Imagine if President Obama went to Oslo next week to receive his Nobel Peace Prize and was arrested for purported war crimes committed by U.S. forces in Afghanistan. This bit of historical irony would be possible under an argument being made by Luis Moreno-Ocampo, chief prosecutor for the International Criminal Court in The Hague. Mr. Ocampo claims jurisdiction over actions of U.S. troops in Afghanistan because Kabul in 2003 acceded to the Rome Statute, which established the court. He said a preliminary examination already is under way regarding possible American culpability in crimes against humanity.
There are 110 ratified parties to the agreement, but of them, only Afghanistan has a major U.S. combat-force presence, and the United States does not recognize the treaty. President Clinton signed the Rome Statute in December 2000, but the Senate did not ratify the treaty, and Mr. Clinton's signature was nullified by President George W. Bush in May 2002. The Bush administration was concerned that the ICC would become a permanent arena for endless harassment of American military personnel and civilian leaders on trumped-up war-crimes charges. But under Mr. Ocampo's logic, the court's jurisdiction would be determined by the nation in which foreign forces or personnel are stationed regardless of whether the forces' home country recognized the treaty. The United States would have to face the music.
As early as September, Mr. Ocampo was investigating allegations of "massive attacks, collateral damage exceeding what is considered proper, and torture" conducted by coalition forces. Those who believe that Mr. Ocampo only has a case against the previous administration should think again.
Several events have taken place under Mr. Obama's watch that could bring charges for war crimes. On May 4, American bombers killed as many as 147 Afghan civilians, 93 of them children, in an air strike in western Afghanistan that locals call the Farah Massacre. On Sept. 4, up to 90 civilians were killed by two 500-pound bombs dropped by a U.S. F-15 fighter on fuel trucks in Kunduz province that had been hijacked by the Taliban but were stuck in the mud. About 500 civilians had gathered to help themselves to the fuel when the air strike hit. Even the widespread use of unmanned drone aircraft to conduct strikes on terror targets is considered illegal activity in some quarters - and that is a program the Obama administration has openly endorsed and expanded.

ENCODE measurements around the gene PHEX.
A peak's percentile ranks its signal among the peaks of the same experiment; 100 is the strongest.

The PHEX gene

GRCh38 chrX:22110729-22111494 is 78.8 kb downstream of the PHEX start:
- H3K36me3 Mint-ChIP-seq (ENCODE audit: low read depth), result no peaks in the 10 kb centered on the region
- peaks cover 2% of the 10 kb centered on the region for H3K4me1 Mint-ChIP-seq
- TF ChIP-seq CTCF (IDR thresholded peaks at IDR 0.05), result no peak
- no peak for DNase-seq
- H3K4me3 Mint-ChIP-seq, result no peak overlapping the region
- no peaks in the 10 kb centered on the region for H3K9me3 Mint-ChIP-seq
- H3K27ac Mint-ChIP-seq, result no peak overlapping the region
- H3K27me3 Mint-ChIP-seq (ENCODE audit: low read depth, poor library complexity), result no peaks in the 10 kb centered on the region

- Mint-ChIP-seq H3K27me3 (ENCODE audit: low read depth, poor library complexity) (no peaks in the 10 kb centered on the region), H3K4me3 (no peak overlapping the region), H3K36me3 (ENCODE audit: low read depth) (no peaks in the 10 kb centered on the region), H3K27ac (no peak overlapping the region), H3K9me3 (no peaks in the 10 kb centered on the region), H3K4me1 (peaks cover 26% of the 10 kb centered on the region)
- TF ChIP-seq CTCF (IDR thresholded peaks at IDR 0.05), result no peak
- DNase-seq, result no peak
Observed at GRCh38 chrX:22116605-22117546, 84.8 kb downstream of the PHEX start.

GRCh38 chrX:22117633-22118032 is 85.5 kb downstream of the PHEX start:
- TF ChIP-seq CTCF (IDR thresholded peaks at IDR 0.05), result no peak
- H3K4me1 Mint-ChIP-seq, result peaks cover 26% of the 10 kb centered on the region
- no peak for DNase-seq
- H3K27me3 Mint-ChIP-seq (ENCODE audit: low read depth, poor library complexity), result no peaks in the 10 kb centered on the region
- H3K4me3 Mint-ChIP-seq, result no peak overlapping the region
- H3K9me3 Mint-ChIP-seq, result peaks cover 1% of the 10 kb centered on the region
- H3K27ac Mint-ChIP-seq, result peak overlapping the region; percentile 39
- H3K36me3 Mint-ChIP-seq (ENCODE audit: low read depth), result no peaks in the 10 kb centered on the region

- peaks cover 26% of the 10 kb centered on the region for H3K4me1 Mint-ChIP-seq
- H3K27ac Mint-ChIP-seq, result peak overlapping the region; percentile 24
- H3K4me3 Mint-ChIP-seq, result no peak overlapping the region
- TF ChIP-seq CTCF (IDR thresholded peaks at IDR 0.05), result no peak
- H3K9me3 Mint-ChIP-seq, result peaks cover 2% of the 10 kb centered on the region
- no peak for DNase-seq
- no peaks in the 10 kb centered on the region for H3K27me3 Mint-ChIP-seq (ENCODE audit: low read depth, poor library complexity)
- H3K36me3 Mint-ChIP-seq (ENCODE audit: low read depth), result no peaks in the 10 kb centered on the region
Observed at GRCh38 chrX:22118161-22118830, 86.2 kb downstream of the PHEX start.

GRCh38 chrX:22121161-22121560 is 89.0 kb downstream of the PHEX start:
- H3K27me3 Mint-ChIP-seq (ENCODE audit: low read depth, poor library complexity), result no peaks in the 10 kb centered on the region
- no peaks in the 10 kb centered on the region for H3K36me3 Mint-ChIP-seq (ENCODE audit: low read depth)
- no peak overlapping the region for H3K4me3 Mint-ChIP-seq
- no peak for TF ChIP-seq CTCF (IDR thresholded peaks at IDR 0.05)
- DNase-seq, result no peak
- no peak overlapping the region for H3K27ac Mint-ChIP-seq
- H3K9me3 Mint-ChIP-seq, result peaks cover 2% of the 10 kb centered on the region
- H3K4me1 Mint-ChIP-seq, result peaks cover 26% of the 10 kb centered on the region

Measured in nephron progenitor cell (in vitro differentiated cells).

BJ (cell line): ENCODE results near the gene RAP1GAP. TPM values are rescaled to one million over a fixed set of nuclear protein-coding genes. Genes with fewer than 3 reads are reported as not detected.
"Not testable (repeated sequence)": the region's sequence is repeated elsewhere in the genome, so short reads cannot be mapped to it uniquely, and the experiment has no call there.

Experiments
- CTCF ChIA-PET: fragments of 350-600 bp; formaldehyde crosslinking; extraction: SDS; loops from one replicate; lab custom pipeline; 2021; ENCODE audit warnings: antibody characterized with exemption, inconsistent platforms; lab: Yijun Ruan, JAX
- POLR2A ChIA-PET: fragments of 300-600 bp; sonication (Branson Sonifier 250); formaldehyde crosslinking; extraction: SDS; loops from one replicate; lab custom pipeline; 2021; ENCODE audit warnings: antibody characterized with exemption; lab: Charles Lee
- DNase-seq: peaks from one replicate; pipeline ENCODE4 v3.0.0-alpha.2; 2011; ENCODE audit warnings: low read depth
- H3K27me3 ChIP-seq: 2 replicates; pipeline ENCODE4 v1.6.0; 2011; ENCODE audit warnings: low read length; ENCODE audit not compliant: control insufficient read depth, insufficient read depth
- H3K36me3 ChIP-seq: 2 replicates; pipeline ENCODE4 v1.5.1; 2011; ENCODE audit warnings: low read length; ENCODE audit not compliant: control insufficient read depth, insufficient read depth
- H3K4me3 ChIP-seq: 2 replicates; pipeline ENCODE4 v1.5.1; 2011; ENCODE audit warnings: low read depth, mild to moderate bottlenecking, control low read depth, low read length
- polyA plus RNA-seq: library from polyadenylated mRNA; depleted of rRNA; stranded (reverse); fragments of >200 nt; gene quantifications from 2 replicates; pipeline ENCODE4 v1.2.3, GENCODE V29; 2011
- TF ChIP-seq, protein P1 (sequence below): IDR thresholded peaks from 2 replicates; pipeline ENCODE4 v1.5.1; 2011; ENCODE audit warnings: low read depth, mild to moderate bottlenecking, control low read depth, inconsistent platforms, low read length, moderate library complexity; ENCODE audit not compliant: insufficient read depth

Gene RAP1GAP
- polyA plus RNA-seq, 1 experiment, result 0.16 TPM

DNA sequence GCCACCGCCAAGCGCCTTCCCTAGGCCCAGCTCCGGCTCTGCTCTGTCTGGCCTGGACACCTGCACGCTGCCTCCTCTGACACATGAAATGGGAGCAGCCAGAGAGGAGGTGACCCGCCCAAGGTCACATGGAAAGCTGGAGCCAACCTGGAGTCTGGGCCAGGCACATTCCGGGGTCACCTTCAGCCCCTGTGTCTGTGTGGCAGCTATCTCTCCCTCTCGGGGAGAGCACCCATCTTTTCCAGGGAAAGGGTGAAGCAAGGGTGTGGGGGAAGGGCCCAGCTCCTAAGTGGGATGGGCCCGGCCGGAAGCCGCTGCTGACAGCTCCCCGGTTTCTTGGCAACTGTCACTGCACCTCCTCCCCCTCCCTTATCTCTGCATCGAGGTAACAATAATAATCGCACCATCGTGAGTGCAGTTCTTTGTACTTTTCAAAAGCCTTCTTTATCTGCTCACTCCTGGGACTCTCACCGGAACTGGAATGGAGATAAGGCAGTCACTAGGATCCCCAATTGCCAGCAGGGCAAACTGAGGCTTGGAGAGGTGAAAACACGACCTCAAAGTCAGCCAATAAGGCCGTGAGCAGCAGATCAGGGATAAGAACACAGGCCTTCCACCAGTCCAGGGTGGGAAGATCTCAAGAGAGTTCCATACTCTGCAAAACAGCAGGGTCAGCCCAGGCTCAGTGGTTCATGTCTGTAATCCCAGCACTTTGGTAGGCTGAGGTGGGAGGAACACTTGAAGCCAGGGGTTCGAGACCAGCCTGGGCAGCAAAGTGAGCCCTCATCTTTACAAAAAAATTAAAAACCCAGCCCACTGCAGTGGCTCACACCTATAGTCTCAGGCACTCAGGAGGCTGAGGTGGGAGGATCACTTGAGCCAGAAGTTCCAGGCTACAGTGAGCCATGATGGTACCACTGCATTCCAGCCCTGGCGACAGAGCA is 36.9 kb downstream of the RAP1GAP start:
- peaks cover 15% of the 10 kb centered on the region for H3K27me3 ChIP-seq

The United States is well-equipped to defend itself against predatory moves by The Hague. In August 2002, Congress passed the American Service-Members' Protection Act to "protect United States military personnel and other elected and appointed officials of the United States government against criminal prosecution by an international criminal court to which the United States is not party." The act authorized the president to use "all means necessary and appropriate to bring about the release of any U.S. or allied personnel being detained or imprisoned by, on behalf of or at the request of the International Criminal Court." Presumably, this act authorizes the use of force should the ICC seek to force Americans to trial.
The Obama administration has thus far been largely sympathetic to the global court and its mission. It endorsed Mr. Ocampo's move to indict Sudanese President Omar Hassan al-Bashir on genocide charges, and in August, Secretary of State Hillary Rodham Clinton said it is "a great regret, but it is a fact that we are not yet a signatory. But we have supported the court and continue to do so." We wonder if the United States would continue to support the court with the president in handcuffs.